A weekly break from the real worldSarah Donnelly ’21
Maybe this is unfair of me, but I get the feeling that when most people think about the kinds of clubs that would be among the most active at a women’s college in 2019, their first thought isn’t one that meets weekly to play Dungeons & Dragons.
But let me assure you, it is. Here’s what you don’t know about Renegades.
Essential for tabletop role-playing games: a table
Renegades had a table at the orgs fair at the beginning of my first year at Mount Holyoke. Prior to this, I’d had a few brushes with D&D, but nothing substantial. I joined more out of a feeling of “Why not?” than anything else.
The sense I’ve gotten from talking to other members is that this experience is a fairly common one; Renegades draws more first-time players than continuing players. But for me, it so quickly became a continuing interest. There were other clubs that I signed up for on that same day that I’ve had only minor interactions with since. But Renegades sessions rapidly became a regular part of my week, something that I look forward to.
Collaborative storytelling: the shaping of heroes, the questing of epic fantasies
For those unfamiliar with a game like D&D, in my mind it is at the most basic level a form of collaborative storytelling. You roll dice to determine what happens within the world of the story. All but one of the players create a character that they then play as, with the strengths and weaknesses of the characters becoming modifiers on their dice rolls. The last player is in charge of the world around the heroes — the challenges they face and the other characters they interact with.
Renegades normally meets for about four hours on Friday afternoons, with a break in the middle for dinner. In addition to these weekly sessions, the club also runs occasional board game nights and other events.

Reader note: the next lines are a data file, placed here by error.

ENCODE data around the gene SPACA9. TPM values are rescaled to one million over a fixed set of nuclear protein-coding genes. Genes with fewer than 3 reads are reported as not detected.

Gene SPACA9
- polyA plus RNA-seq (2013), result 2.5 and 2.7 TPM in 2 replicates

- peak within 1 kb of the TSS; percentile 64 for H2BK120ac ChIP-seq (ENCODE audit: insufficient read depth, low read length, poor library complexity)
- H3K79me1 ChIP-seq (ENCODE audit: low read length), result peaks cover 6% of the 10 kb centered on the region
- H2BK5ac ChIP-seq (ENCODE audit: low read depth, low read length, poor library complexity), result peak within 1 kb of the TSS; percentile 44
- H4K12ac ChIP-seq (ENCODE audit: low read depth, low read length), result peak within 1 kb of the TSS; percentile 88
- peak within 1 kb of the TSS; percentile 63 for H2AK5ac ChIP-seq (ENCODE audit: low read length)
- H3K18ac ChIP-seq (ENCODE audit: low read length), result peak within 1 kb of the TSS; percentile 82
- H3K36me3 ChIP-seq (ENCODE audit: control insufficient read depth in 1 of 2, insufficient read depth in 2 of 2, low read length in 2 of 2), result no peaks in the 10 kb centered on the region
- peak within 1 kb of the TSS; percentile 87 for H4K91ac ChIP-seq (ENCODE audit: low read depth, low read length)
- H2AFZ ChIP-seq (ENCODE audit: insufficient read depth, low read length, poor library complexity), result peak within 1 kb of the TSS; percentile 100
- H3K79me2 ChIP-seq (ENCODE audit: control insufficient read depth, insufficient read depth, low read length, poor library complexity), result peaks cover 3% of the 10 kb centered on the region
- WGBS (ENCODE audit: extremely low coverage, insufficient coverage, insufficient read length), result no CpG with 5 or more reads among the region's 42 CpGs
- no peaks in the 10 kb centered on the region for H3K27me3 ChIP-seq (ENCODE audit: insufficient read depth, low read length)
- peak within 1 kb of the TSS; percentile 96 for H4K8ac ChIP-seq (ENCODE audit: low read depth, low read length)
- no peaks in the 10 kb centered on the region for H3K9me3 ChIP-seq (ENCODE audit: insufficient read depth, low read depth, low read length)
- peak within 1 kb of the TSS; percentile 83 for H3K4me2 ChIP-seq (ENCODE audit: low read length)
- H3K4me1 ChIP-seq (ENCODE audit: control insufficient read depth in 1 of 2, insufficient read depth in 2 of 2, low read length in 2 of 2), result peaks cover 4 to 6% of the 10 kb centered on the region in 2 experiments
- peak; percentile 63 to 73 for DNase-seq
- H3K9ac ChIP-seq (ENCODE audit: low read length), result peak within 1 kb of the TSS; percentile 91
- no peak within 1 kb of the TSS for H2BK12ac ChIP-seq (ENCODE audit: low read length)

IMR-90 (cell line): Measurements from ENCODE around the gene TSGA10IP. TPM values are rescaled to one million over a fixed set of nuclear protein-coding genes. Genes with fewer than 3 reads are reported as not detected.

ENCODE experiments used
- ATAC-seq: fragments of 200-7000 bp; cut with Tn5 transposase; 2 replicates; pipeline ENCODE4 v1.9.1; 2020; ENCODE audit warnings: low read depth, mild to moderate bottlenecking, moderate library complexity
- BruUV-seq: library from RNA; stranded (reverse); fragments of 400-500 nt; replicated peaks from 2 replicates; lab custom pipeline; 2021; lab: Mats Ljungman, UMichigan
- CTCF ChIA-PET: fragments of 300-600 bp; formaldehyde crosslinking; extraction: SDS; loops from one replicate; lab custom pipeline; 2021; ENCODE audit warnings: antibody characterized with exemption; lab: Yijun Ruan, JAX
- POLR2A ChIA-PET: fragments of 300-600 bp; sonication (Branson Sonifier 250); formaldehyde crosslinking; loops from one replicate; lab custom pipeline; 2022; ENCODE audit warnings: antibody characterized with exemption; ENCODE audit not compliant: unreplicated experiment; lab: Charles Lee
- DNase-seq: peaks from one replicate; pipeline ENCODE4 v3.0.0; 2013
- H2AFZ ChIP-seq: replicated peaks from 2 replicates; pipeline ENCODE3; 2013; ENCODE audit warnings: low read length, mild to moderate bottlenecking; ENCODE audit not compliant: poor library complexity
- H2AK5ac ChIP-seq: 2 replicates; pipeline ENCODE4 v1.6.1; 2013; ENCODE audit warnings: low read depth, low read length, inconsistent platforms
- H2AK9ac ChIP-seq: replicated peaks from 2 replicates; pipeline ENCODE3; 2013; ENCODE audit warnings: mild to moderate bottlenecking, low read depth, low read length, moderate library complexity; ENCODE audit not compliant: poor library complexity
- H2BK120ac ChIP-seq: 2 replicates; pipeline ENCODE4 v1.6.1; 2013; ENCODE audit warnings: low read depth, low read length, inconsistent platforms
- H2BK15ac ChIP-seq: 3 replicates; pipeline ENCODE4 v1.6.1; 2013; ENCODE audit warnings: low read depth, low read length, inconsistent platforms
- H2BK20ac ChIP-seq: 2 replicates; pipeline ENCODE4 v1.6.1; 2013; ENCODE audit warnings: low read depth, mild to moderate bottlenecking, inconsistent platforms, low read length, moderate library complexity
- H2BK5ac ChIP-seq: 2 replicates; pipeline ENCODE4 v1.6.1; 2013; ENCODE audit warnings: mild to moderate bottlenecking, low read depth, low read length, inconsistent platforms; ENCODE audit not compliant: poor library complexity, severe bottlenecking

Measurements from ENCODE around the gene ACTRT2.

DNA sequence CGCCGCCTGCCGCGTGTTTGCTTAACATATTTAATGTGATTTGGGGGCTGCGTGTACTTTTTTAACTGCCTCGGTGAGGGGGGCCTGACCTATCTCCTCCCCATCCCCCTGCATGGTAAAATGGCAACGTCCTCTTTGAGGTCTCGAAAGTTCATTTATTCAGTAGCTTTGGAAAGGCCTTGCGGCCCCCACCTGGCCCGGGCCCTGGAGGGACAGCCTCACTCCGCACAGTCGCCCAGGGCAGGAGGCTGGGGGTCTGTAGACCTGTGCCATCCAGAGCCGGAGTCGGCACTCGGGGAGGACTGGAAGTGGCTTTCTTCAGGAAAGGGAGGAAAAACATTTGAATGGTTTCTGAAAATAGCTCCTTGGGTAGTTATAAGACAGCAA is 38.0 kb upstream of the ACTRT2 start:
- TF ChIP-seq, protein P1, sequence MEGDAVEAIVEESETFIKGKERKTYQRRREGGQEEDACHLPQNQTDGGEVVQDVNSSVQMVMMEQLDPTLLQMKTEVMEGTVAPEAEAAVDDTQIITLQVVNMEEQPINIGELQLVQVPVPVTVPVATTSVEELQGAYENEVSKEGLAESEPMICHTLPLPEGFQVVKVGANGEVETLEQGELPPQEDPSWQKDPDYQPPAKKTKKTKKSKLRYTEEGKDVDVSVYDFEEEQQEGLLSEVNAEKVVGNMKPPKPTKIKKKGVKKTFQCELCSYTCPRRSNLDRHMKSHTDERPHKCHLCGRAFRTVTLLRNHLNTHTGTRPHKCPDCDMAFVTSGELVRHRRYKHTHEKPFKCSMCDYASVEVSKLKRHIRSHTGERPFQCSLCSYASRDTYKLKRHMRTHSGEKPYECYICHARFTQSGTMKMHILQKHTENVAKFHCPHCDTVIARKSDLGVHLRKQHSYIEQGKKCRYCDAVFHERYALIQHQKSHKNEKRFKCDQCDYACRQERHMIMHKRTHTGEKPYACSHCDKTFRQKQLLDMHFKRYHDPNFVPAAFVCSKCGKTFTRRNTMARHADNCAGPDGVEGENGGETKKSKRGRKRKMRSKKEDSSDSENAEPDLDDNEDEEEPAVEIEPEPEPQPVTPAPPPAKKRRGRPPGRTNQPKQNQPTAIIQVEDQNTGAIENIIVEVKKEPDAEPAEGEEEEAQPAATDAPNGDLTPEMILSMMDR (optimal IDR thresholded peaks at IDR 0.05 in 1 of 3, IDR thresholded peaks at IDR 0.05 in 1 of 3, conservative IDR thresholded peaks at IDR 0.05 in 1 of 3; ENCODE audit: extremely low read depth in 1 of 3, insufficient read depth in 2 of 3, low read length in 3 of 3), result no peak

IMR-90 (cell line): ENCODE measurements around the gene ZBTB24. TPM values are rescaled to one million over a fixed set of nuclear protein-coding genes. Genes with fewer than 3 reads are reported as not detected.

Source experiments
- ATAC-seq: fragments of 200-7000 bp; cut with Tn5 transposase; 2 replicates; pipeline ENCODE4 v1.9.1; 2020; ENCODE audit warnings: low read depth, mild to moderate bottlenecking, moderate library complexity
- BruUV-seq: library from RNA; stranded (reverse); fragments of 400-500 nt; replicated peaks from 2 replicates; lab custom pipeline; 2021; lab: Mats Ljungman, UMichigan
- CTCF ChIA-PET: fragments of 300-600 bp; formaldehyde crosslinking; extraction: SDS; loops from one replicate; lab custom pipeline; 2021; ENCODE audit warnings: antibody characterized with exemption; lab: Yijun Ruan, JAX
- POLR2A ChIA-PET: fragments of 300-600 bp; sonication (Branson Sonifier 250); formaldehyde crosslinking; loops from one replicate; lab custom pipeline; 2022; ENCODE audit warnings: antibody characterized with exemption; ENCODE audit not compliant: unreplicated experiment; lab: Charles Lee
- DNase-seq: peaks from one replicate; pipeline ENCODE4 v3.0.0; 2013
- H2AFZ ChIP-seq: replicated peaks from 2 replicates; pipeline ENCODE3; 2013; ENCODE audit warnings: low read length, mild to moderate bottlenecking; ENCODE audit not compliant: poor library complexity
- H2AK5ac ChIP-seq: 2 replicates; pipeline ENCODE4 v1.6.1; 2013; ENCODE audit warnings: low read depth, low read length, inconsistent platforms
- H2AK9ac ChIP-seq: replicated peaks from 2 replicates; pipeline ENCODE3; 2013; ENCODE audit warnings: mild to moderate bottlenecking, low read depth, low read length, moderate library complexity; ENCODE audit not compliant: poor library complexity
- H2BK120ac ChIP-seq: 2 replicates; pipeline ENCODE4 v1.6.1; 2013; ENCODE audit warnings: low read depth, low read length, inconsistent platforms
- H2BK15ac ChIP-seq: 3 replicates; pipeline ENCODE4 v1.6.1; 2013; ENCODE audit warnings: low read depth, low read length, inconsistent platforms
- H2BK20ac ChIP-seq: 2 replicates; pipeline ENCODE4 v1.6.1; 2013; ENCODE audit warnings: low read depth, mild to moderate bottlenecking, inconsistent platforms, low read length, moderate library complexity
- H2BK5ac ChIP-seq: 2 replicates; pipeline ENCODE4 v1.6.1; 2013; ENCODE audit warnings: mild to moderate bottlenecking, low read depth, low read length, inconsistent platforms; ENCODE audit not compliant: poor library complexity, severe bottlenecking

(As a sidebar, while I keep saying “D&D” here, I really mean tabletop role-playing games more generally. Dungeons & Dragons is a specific game with rules tailored toward a particular style of play and a high fantasy setting. Other games I’ve played with Renegades include one about the inner lives of teenage superheroes, as well as one about a community recovering from the apocalypse. It’s been a pretty varied mix.)
Another form of gaming culture on campus: Scrabble in the Community Center
Telling whatever stories we want
Of course, being a part of a club such as Renegades at Mount Holyoke is a fundamentally different experience than it would be at a coed institution, no matter what game we are playing. D&D and other traditionally “nerdy” interests are so often seen as being for men only, or at the very least dominated by them. While I would argue that this is probably less true than it appears, especially today — as demonstrated by the very existence and popularity of Renegades on campus — there is nevertheless something exciting about being able to play these games in a more gender-diverse environment.
On one level, it’s exciting in the same way that taking a computer science class that isn’t 90 percent men is exciting. The storytelling aspect adds another layer to this: an epic fantasy quest where any given adventurer is a woman is the rule, rather than the exception. This is still undreamed of in mainstream media. In my opinion, one of the major appeals of role-playing games is that they give us the ability to tell whatever stories we want. They give us the ability to tell stories in which the heroes look like us.
(Figuratively, at least. I don’t think there are any actual orcs or robots attending Mount Holyoke.)